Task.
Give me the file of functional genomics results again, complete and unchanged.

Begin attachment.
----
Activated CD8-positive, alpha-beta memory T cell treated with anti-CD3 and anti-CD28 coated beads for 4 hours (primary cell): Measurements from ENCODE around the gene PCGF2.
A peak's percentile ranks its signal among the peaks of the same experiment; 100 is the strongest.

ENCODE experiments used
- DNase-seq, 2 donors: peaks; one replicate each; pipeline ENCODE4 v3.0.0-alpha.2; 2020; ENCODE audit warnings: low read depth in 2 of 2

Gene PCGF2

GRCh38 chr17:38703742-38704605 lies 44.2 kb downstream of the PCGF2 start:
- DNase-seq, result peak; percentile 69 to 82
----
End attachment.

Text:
Activated CD8-positive, alpha-beta memory T cell treated with anti-CD3 and anti-CD28 coated beads for 4 hours (primary cell): Measurements from ENCODE around the gene PCGF2.
A peak's percentile ranks its signal among the peaks of the same experiment; 100 is the strongest.

ENCODE experiments used
- DNase-seq, 2 donors: peaks; one replicate each; pipeline ENCODE4 v3.0.0-alpha.2; 2020; ENCODE audit warnings: low read depth in 2 of 2

Gene PCGF2

GRCh38 chr17:38703742-38704605 lies 44.2 kb downstream of the PCGF2 start:
- DNase-seq, result peak; percentile 69 to 82